June 2, 2006 11:57 AM PDT

Critical flaws squashed in Firefox update

Mozilla has released an update to its Firefox Web browser that repairs a dozen security vulnerabilities, five of which are deemed "critical."

The most serious of the bugs could be exploited by miscreants to hijack vulnerable systems, Mozilla said Thursday. The company, which oversees Firefox development, has published security advisories for each of the flaws repaired by the Firefox update.

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"Firefox is a security update that is part of our ongoing program to provide a safe Internet experience for our customers," Mozilla said on its Web site. "We recommend that all users upgrade to this latest version."

Security monitoring company Secunia deems the Firefox issues "highly critical," one notch below its most severe rating.

The latest Firefox update comes a month after the previous security fix release for the popular open-source browser. Users of Firefox 1.5 or newer, released last November, will receive the patches automatically.

While the security flaws may affect the earlier 1.0 versions of Firefox, Mozilla is not providing security updates for those releases. "1.0.8 is the last update for the 1.0.x line of Firefox," a company representative said. All users are advised to upgrade to the version. The 1.0.8 version came out in April.

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So much for the 'secure' browser!
So much for the 'secure' browser!
Posted by Riyan.M (20 comments )
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Who ever said it was 100% Secure?
Don't blame anyone else but your brain for not able undestanding the simple difference between "more secure" and "totally secure".
Posted by dysonl (151 comments )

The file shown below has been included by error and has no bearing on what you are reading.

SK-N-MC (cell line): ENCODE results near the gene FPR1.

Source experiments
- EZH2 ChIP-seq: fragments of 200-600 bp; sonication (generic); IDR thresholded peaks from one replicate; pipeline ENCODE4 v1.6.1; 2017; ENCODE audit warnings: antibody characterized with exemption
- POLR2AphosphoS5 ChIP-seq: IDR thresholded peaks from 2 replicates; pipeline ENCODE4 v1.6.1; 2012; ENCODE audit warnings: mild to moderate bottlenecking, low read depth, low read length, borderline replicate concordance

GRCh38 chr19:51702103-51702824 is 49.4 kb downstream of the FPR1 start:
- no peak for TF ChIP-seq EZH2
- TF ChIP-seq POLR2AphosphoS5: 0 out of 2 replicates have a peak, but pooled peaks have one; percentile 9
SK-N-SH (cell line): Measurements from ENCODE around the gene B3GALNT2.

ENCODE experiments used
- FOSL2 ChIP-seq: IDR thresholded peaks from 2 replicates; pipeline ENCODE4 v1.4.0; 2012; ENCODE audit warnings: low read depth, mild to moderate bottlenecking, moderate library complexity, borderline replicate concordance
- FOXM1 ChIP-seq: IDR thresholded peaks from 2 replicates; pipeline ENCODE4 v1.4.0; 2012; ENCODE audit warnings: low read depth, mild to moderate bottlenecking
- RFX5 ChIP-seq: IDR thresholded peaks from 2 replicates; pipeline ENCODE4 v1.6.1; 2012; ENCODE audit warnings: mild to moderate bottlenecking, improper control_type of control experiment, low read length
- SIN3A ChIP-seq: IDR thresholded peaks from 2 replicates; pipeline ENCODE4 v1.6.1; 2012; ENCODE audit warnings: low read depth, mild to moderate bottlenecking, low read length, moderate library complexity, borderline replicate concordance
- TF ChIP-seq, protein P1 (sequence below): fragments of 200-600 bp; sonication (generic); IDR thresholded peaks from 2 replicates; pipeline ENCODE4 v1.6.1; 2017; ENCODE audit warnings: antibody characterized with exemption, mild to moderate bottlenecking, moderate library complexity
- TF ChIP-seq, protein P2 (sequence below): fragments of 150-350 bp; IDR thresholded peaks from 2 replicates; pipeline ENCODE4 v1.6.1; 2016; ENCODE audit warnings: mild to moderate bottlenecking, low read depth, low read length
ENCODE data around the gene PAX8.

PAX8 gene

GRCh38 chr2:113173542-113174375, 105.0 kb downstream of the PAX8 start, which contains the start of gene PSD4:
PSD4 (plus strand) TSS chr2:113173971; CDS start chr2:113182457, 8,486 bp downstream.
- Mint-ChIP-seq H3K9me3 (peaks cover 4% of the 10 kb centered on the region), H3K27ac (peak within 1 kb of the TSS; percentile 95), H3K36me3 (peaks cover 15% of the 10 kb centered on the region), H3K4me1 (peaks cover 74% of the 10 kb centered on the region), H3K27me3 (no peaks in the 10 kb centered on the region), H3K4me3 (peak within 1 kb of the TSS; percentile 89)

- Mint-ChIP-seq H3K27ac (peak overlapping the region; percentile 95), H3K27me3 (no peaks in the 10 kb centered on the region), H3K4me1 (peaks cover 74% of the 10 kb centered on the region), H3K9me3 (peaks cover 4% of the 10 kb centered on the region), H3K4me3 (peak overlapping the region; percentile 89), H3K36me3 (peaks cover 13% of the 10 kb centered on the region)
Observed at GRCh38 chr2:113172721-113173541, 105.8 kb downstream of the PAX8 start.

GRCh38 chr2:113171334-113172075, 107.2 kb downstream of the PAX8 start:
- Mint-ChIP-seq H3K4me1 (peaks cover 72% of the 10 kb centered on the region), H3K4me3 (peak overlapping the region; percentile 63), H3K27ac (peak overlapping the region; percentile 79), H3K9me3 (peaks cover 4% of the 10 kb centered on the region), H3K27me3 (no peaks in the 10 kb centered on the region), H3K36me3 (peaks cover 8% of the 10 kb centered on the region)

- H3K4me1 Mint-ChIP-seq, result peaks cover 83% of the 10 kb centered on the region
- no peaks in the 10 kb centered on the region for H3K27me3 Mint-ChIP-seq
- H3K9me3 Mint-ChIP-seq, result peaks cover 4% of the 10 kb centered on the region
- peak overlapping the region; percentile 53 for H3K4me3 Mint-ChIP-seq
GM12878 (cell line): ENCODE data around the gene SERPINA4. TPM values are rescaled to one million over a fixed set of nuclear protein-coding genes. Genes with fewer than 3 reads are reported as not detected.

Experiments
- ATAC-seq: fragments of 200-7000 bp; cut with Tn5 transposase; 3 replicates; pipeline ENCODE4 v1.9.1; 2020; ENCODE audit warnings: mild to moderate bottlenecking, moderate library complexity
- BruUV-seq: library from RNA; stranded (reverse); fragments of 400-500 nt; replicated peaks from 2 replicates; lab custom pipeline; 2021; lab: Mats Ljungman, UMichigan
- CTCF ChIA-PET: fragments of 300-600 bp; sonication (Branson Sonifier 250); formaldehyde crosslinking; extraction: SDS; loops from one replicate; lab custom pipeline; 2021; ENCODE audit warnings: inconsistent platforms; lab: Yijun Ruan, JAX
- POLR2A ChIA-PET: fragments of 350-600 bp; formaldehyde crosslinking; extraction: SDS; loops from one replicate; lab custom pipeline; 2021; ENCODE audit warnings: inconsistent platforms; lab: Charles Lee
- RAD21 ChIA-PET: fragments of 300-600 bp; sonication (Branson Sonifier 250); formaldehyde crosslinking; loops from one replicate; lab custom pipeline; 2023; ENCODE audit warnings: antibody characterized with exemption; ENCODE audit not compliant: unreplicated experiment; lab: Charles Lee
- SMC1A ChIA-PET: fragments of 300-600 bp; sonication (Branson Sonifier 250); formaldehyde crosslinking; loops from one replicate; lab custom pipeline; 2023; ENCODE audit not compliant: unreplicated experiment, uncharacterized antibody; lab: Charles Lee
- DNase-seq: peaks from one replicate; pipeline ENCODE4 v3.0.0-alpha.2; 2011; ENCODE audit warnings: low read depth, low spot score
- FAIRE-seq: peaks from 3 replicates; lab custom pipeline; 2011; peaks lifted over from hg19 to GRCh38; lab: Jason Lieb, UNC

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I'm still waiting for the apologies
"So much for the 'secure' browser!"

Well put, Riyan. I'm sure you noticed how the smug crowd who used to crawl out of the woodwork every time an IE flaw was discovered are strangely silent these days. What they conveniently overlooked in Firefox's early days is that it was so "secure" simply because no hacker worth his salt gave a damn about some browser holding a whopping 5% of the market. Why bother?

Of course, the exact same parallel is true with the Mac crowd. The latest virus hits the PC scene and look out, here they come! "We don't have viruses on Macs, ha-ha-ha!" Again, who would bother trying to hack a computer that garnered a staggering 5% of the computer market? But, like the Firefox story, these same people became strangely silent once some bored hackers decided to take the Mac out for a spin and proved it's as penetrable as the rest of them.

Now, in the past, that's all I would have said on the subject. But with the New Politically-Based C-Net, with its not-so-obvious left-wing slant, it seems only 'right' to put a politcal angle on things. And here it is:

Any Democrats using Firefox or Macs should be thrilled at the news that their pet browser or OS is now as vulnerable to attacks as IE and Windows are. Isn't that the core of the Democratic party, socialism and a level playing field?
Posted by Joe Bolt (62 comments )
Link Flag
Security point
Ok, having been in I.T. for the past 11 years I have see a lot. I have seen Windows hacked, Unix hacked, and Mac OS hacked. I've seen IIS brought to its knees by DoS attacks. I have also see the same with Apache. Bottom Line: They all can be hacked or cracked or somehow broken into. PERIOD!!

If someone wants in, they will get in, I don't care what you use. I use both Firefox and IE, Firefox is my primary browser. I use it because I like it, it can be costumized just how I like it.
It's fun to work with, and I just plain like it. Besides, has anyone looked at IE 7, it looks remarkably like Firefox.

Bottom line gentlemen and ladies(if any have posted) Use want you want, and let the rest of us use what we want. And remember, all software has bugs, whether they be security or otherwise.
Posted by balihoo2 (5 comments )
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you notice that when you make a good point that doesn't take sides nobody wants to comment. It's no fun if you can't bash somebody else's opinion.

Posted by System Tyrant (1453 comments )
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